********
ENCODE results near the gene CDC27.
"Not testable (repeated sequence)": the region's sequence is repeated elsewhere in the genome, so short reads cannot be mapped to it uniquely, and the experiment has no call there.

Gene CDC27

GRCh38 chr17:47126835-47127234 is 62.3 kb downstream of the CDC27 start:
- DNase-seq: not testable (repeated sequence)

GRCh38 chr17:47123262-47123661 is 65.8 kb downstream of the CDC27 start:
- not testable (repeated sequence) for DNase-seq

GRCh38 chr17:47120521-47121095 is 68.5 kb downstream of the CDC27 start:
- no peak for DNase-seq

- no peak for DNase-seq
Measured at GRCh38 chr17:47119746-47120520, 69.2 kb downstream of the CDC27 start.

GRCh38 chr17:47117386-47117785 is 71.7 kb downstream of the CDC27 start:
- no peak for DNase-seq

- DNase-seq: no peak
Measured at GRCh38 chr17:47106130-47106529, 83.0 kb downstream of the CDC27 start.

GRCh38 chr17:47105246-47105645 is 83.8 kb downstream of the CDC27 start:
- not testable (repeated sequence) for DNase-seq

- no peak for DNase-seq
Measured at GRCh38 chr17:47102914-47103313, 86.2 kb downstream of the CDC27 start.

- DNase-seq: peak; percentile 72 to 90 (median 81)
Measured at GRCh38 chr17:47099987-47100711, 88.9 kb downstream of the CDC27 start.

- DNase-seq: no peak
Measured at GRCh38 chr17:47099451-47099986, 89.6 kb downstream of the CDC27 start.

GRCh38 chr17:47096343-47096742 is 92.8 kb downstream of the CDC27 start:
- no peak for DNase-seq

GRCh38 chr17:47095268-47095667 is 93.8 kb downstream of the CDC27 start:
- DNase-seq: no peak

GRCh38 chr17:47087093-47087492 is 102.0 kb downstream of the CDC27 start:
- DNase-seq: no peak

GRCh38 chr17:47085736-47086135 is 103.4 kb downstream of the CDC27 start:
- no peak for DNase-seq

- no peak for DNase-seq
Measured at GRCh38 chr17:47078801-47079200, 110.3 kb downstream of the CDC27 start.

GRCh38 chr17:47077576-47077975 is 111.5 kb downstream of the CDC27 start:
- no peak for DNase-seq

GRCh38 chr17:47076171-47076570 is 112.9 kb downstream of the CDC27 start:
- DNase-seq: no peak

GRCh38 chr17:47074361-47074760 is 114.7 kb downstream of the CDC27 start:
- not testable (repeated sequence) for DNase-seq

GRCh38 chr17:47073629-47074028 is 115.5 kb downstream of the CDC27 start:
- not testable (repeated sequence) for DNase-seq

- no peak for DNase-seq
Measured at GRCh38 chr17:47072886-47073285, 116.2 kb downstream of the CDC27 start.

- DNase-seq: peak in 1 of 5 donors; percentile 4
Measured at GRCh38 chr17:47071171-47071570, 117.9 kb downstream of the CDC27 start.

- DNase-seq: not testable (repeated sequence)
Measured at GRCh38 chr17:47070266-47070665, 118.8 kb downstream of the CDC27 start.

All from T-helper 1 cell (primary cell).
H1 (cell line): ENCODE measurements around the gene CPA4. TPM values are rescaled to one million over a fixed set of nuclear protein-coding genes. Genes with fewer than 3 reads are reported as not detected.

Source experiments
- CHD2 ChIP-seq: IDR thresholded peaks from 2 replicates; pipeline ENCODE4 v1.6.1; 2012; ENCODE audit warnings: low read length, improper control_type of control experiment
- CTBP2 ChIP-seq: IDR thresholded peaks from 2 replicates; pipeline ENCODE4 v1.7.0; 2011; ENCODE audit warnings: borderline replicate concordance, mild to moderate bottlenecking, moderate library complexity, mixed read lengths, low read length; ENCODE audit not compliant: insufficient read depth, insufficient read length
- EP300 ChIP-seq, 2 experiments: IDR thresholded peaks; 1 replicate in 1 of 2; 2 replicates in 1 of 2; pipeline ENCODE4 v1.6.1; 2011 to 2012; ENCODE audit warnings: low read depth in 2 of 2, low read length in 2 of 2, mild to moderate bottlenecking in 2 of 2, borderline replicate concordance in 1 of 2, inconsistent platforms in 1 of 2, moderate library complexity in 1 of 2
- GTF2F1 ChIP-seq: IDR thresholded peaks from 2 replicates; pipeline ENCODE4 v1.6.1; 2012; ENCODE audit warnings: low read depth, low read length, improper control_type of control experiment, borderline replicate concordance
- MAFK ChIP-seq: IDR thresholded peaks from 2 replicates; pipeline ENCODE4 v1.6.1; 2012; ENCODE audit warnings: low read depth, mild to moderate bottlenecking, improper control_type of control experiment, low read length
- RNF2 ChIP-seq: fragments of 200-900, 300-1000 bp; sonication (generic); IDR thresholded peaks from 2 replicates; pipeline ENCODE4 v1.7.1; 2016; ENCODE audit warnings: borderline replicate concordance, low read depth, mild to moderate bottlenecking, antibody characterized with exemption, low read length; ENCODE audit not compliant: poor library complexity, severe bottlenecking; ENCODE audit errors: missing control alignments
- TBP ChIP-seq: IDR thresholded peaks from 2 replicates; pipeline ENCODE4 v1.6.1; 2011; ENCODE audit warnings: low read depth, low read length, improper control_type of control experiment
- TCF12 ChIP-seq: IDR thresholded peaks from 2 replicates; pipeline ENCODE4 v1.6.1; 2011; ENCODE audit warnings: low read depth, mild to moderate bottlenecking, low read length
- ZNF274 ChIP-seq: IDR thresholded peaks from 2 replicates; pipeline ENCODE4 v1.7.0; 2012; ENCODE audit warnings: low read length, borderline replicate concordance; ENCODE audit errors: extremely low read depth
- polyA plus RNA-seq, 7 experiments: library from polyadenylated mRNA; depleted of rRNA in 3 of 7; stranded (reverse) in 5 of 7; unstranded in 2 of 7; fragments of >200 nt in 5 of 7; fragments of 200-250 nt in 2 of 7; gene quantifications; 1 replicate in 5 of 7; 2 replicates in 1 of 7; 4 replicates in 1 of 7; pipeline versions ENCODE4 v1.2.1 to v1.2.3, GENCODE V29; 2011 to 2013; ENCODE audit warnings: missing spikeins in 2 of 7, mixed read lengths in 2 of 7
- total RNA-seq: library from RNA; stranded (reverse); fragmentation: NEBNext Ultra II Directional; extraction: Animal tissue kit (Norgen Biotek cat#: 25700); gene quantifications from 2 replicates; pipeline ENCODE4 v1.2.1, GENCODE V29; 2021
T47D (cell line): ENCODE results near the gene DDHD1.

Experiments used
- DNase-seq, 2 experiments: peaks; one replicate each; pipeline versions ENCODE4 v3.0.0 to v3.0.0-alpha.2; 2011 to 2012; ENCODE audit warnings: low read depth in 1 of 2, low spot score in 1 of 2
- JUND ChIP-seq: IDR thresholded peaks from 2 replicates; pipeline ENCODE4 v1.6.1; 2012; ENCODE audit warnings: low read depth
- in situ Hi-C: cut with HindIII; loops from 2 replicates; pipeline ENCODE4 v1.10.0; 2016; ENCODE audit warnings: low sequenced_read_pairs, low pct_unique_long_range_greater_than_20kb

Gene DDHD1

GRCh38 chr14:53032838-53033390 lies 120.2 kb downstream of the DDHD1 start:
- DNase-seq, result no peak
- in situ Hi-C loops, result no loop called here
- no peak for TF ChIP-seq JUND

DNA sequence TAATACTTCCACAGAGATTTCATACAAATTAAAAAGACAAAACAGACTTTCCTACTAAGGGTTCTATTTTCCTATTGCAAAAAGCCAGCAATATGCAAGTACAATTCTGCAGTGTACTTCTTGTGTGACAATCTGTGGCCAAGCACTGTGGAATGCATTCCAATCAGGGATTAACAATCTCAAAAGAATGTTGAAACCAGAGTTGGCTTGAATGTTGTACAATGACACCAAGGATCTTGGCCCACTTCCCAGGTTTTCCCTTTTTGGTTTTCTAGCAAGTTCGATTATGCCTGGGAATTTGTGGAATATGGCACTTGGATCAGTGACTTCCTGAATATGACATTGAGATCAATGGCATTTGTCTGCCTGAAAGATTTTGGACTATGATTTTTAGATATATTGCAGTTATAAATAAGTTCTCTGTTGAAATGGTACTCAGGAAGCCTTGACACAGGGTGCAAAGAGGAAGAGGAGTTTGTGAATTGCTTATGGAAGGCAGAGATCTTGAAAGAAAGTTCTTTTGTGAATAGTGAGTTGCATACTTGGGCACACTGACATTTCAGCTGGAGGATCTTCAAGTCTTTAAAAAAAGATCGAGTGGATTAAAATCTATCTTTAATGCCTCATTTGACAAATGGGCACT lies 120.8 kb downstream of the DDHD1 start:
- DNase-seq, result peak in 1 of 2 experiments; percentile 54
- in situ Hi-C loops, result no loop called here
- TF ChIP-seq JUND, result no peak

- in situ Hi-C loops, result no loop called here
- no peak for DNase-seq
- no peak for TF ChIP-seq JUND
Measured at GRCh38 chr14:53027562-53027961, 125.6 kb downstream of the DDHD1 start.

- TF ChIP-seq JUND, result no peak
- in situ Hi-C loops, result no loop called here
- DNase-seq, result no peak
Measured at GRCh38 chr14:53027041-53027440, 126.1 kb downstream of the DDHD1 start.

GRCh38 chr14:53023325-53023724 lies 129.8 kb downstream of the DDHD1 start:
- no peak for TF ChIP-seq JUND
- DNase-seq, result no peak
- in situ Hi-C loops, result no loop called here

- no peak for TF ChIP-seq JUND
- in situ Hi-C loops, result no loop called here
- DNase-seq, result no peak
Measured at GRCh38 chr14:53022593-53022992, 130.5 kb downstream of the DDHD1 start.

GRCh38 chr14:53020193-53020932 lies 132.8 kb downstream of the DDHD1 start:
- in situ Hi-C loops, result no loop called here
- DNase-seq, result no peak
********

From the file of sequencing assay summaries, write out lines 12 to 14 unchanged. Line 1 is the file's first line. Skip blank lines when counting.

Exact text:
GRCh38 chr17:47117386-47117785 is 71.7 kb downstream of the CDC27 start:
- no peak for DNase-seq

- DNase-seq: no peak